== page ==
May 30, 2000
Catholic Church in Scotland ready to
compromise on controversial bills
A story published today by Catholic World News
reports that the Catholic Church in Scotland has offered to drop its opposition to the
repeal of Section 28 -- the law which bans the promotion of homosexuality by local
authorities -- in the return for recognition of the ideal of marriage in any alternative
John Deighan, the Church's Scottish Parliamentary officer has
written to Members of the Scottish Parliament (MSPs) telling them an amendment to the
clause which recognizes marriage would end the Catholic campaign to keep Section 28.
"We are eager to see the end of the controversy which has seen
the Church and the Parliament at loggerheads," says the letter which was sent out on
Saturday. "I believe that an opportunity to draw a line under the issue exists in the
form of the amendment put forward by Labour back-bencher Michael McMahon."
McMahon's amendment would add two clauses, the first stressing that
most people find stability in marriage. The second would say that children from different
types of family unit should not suffer intolerance or stigmatization.
May 29, 2000
British Columbia Atty. Gen. says gays entitled to marriage licenses
A press release issued today by a gay rights group in
Canada reports that the Attorney General of British Columbia has issued a written
statement supporting the right of same-sex couples to marry.
The statement came in response to an application for a marriage
license last Friday by EGALE Board-member Cynthia Callahan and her partner Judy
B.C. Attorney General Andrew Petter has pledged to provide a legal
opinion as soon as possible on whether a marriage licence could be issued. The written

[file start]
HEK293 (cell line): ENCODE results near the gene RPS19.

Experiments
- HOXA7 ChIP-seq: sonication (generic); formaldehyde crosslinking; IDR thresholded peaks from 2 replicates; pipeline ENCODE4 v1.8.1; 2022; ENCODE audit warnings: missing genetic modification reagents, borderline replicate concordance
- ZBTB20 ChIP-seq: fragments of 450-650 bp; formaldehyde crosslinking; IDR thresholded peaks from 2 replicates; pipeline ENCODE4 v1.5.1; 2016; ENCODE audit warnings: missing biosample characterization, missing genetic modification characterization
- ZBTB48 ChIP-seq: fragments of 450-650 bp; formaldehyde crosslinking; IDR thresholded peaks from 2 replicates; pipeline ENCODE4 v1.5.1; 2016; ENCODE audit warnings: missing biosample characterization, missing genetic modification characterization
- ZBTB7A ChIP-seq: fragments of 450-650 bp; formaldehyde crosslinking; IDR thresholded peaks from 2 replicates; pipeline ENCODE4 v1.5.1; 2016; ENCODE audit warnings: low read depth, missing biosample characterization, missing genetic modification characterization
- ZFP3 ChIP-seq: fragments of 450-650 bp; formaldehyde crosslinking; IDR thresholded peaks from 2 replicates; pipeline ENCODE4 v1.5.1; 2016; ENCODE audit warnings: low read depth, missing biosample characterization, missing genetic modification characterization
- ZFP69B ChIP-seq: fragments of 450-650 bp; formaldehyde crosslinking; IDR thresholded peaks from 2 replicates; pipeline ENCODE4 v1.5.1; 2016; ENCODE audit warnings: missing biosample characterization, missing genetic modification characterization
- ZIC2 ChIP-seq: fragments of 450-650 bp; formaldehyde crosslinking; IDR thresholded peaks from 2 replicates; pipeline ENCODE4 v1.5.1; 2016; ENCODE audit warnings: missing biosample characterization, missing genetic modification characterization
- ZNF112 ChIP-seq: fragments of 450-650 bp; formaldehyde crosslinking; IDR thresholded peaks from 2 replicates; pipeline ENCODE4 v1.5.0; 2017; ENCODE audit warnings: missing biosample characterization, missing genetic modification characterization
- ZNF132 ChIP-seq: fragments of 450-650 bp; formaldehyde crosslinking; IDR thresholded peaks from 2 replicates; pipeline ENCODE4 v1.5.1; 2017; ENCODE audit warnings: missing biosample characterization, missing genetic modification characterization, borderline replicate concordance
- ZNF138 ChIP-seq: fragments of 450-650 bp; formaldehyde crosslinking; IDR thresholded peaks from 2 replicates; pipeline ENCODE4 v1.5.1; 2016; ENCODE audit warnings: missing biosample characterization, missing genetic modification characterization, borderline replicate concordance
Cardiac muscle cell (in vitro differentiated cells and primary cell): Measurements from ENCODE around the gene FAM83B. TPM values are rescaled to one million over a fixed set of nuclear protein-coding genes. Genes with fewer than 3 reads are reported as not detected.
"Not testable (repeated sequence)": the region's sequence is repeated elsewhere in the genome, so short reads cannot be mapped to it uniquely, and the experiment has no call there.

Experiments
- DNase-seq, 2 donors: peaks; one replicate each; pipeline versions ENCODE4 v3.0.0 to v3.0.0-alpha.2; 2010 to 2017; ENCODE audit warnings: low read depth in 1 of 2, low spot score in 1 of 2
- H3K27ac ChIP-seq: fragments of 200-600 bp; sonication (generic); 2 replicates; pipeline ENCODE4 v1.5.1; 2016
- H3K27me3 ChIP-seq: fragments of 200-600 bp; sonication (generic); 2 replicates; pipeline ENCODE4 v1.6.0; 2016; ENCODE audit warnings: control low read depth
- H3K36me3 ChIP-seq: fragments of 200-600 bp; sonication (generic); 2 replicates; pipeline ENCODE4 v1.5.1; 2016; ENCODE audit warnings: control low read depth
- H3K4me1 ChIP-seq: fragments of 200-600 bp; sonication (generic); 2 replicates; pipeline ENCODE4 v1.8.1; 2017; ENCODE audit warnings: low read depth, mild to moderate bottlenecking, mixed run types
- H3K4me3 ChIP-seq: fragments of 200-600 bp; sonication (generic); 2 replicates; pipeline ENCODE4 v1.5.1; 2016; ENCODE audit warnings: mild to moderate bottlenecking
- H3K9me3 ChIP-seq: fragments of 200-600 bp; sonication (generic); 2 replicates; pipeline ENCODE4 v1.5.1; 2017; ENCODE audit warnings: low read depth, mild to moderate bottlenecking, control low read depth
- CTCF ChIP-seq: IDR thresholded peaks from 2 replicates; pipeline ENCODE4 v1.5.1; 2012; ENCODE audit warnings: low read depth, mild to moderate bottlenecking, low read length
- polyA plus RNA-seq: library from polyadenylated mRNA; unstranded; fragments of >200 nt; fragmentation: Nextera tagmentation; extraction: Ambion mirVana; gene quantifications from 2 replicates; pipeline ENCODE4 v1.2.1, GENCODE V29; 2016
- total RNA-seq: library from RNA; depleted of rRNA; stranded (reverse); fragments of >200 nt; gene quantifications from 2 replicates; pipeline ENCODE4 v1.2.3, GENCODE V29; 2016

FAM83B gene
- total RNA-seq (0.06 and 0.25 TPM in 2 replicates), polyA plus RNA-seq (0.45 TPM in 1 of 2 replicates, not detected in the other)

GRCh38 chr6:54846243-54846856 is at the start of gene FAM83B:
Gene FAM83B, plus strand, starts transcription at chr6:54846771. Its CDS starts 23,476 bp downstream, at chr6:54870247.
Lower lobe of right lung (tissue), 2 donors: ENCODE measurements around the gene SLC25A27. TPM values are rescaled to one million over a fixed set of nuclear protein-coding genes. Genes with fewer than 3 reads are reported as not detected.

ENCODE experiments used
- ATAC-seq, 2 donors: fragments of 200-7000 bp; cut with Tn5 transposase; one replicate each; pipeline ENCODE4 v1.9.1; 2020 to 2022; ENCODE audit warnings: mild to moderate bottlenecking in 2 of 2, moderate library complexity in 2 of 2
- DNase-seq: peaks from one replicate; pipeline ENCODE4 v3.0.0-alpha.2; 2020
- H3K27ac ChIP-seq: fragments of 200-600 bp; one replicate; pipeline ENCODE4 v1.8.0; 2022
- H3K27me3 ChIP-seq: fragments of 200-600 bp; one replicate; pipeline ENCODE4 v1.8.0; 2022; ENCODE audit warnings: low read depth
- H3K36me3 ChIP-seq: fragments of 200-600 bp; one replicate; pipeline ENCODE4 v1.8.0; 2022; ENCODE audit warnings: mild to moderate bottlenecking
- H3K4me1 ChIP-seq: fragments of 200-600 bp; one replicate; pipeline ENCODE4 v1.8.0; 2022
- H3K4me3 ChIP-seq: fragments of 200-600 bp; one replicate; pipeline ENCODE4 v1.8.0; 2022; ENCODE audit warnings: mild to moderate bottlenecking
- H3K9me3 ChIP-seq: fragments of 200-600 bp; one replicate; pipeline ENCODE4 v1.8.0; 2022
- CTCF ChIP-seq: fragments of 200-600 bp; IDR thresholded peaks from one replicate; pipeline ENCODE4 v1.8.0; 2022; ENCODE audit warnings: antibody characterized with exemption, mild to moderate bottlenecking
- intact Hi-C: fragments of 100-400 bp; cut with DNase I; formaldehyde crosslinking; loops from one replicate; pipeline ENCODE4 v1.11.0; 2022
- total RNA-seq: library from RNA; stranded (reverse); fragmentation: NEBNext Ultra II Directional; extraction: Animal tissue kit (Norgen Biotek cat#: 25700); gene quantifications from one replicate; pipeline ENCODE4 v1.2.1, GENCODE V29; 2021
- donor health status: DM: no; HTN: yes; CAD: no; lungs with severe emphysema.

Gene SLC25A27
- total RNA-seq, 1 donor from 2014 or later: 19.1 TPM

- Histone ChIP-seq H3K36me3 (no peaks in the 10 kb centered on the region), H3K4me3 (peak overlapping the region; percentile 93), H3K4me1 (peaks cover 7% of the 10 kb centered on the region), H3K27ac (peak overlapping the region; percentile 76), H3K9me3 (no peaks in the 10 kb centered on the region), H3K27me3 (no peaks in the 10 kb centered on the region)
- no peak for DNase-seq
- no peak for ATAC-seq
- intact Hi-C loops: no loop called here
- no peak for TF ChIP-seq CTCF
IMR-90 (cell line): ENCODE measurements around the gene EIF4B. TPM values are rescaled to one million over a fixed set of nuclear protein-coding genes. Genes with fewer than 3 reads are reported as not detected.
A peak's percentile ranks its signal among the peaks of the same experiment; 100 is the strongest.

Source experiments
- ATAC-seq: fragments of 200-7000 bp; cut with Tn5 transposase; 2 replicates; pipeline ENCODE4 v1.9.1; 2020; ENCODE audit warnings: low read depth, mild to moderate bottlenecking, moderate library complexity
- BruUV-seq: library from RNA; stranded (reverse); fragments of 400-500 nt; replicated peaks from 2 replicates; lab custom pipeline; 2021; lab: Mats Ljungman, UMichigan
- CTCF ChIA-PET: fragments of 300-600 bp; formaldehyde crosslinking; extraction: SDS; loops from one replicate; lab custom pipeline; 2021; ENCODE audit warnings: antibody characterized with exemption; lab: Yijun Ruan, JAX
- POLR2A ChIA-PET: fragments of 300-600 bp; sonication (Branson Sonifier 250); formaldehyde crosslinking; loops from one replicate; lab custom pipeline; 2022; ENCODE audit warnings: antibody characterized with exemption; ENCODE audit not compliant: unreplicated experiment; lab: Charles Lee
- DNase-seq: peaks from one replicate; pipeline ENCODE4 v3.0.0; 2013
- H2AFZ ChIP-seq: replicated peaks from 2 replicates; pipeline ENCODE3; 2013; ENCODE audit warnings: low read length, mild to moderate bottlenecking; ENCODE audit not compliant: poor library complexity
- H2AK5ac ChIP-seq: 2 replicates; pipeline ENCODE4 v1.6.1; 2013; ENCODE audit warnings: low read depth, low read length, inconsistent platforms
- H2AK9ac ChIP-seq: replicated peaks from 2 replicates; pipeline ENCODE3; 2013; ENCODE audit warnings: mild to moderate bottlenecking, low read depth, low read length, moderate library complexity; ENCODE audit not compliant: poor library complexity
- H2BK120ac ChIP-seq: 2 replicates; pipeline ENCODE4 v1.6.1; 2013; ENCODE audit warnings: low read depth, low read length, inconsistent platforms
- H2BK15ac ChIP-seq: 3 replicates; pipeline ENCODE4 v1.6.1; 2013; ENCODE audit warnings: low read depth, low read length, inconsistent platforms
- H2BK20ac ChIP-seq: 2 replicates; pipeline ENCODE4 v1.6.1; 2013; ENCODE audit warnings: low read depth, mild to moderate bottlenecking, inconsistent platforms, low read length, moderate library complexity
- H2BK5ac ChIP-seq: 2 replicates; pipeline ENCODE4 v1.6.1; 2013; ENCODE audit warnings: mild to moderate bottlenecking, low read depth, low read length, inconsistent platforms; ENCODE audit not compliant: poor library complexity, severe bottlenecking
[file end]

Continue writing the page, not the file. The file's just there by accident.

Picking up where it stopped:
statement (set forth below) makes clear that in the opinion of the B.C. government,
same-sex couples should have the equal right to marry:
"In a modern society there is no justification for denying same
sex couples the same option to form marital bonds as are afforded to opposite sex
The Attorney General also called upon the federal government, which
is constitutionally responsible for questions of capacity to marry, to "resolve the
matter by clarifying its legislation and offering same-sex
couples the same opportunity to marry as is available to
This is the first time a Canadian province has ever expressed the
view that same-sex couples should have an equal right to marry.
Attorney General's Statement on Same
Sex Marriages Issued May 26, 2000
* Earlier today, a same sex couple made application
to the B.C. Executive Director of Vital Statistics for a marriage license.
* The Executive Director deferred his decision and asked for a legal
opinion from the Ministry of Attorney General.
* My Ministry will provide that opinion as soon as possible.
* It is unfortunate that the law in this area is uncertain.
* The federal Marriage Act is ambiguous but has traditionally been
interpreted in light of common law principles that have not allowed same sex marriages.
* Recently, however, the Supreme Court of Canada has held that
equality rights under section 15 of the Charter protect against discrimination on the
basis of sexual orientation.
* As yet, there has not been a definitive court determination on the
application of section 15 with respect to the Marriage Act.
* This area of the law requires clarity. This is a question of
dignity and fundamental human rights for a number of Canadians, and an issue of fairness
* While it is possible to leave the issue of same sex marriages to
be determined through years of litigation, it would be far better in my view for the
federal government to resolve the matter by clarifying its legislation and offering same
sex couples the same opportunity to marry as is available to heterosexual couples.
* In a modern society there is no justification for denying same sex
couples the same option to form marital bonds as are afforded to opposite sex couples.
* Rather than waiting for the courts to determine this issue, the
federal government should change the federal law to allow for equality for all couples who
are in a committed relationship.
* As a province, we have taken action to eliminate discrimination on
the basis of sexual orientation within our areas of competence. We are continuing to
remove legislative barriers that discriminate on the basis of sexual orientation.
* Over the past 5 years we have amended more than 20 pieces of
provincial legislation to eliminate this form of discrimination, and we will continue with
our legislative initiatives in the near future.
* We have taken these steps because it is the right and the fair
thing to do.